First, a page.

Sean Rogers and Sandi Marshall were among the trustees who insisted on appointing a chief executive last year in order to develop the organisation and make it more responsive to the needs of schools. The chief executive appointed left the NCPTA after only three months, and has not been replaced.

Discontent is growing among local federations of PTAs which feel that they get little back for their annual subscriptions. Brian Hardman, secretary of the Stockport Federation, says that he refuses to spend his members' money on expensive meetings when schools are so strapped for cash.

"I am getting calls all the time for help and advice which I don't have the resources to meet," he says. "I even found it impossible to get a fax through the central organisation."

The remaining trustees refute allegations that Sean Rogers and Sandi Marshall have been treated unfairly. Ian Price says that the procedures followed have been entirely constitutional, and that the Charity Commissioners will find that the organisation's financial policy is prudent. He supports proposals for a regional organisation which will be more accountable to members.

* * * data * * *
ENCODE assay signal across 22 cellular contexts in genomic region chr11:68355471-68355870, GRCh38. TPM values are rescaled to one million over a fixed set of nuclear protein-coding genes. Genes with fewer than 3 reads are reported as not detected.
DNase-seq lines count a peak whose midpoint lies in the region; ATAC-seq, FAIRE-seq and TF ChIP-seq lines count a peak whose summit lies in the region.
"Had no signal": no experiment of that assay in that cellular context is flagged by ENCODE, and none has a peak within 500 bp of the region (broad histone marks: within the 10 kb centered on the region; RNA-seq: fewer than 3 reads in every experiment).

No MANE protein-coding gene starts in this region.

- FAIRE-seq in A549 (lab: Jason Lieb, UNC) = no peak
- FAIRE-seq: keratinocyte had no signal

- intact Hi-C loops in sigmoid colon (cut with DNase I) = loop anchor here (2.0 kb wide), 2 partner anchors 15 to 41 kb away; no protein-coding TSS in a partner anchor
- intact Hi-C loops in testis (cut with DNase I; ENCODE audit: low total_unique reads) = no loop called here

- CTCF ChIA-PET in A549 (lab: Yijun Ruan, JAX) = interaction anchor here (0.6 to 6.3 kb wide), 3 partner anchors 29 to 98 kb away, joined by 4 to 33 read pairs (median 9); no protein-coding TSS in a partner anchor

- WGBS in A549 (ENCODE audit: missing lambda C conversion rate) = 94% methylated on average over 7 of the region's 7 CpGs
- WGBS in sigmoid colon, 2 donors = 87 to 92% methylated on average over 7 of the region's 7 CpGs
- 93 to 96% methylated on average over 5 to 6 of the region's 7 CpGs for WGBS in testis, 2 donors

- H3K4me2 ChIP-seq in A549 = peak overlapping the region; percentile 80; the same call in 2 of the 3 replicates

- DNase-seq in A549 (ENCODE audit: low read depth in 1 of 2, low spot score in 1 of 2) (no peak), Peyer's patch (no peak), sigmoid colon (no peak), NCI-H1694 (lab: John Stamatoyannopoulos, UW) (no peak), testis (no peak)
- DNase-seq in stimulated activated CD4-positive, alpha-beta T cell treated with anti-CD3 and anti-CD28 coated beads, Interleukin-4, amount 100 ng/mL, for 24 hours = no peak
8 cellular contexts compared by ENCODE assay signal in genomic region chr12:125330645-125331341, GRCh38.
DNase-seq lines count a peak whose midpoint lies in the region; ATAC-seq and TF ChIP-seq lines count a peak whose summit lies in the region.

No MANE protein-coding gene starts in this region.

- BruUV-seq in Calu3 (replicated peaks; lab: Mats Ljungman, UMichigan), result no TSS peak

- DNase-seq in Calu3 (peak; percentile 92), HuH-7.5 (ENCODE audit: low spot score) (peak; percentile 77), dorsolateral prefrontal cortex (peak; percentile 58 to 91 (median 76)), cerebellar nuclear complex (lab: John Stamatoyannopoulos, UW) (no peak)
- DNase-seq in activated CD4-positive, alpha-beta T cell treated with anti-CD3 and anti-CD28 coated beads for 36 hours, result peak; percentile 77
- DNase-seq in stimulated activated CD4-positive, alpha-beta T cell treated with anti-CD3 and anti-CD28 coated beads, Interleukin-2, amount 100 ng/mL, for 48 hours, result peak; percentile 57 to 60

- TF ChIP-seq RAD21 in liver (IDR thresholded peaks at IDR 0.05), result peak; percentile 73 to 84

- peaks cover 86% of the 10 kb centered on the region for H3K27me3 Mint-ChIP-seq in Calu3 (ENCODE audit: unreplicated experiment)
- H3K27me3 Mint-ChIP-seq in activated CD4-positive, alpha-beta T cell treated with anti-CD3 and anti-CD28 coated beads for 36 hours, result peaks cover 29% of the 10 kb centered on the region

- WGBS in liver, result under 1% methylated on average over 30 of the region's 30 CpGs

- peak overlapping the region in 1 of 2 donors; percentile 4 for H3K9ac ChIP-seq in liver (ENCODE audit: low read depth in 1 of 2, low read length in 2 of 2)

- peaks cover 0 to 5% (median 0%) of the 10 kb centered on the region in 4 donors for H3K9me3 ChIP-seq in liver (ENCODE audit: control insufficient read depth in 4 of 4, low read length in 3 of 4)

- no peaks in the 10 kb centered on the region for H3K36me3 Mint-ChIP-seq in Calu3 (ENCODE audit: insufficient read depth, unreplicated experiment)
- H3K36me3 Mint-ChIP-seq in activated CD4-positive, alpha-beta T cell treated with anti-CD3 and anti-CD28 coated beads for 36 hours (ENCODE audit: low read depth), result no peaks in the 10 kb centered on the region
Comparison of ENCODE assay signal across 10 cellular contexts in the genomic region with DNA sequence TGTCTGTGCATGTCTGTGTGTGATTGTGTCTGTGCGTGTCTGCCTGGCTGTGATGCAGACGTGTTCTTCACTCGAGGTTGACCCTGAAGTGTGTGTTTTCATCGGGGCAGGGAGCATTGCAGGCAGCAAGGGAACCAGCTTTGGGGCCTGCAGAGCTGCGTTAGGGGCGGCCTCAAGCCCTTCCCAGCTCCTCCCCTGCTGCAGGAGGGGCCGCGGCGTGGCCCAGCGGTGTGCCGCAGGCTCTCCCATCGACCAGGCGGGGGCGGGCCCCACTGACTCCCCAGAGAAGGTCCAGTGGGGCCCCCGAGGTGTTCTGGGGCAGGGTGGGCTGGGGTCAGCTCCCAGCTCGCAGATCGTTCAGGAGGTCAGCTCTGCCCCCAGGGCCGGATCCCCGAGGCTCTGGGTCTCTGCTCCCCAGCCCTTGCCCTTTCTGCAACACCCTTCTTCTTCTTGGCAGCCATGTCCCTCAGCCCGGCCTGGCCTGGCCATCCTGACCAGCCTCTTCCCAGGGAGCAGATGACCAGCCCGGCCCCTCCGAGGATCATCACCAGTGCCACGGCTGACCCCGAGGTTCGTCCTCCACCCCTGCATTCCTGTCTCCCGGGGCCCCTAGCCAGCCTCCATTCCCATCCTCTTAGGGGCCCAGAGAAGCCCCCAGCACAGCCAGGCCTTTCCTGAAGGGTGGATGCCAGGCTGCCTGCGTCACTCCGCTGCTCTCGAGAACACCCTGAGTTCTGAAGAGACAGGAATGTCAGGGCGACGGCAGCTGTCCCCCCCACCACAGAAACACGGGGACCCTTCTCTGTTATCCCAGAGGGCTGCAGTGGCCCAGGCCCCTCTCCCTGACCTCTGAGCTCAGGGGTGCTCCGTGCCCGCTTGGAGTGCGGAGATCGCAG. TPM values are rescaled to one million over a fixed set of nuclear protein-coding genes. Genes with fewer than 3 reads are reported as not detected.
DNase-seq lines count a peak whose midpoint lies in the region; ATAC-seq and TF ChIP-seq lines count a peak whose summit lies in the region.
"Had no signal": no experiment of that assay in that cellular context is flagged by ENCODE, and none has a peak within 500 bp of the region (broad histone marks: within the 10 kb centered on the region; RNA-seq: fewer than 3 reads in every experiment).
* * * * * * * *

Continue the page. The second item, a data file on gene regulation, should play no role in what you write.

But affiliations to the NCPTA have recently been falling and in 1995 one group of activists became so disillusioned that they set up a rival organisation, the Alliance of Parents and Schools, which has 1,600 school members.

The Alliance is keen to campaign on issues such as class size and funding, but is encouraging its members to work with other groups such as the Campaign for State Education (Case).

Pat Ball, APS secretary, who used to be active in the NCPTA, says that the refusal to campaign effectively for schools was the major reason for the breakaway. "We were tired of parents being used as a political football. Politicians should listen to what parents are really saying."

Frustration with the "existing channels" for making parents' voices heard also played a part in establishing the campaigning group Fight against Cuts in Education (Face) three years ago, when anger about local authority budget cuts was at its height. Furious teachers and parents, initially in the hardest-hit shire counties but later in the cities as well, are still mounting protests against this year's cuts.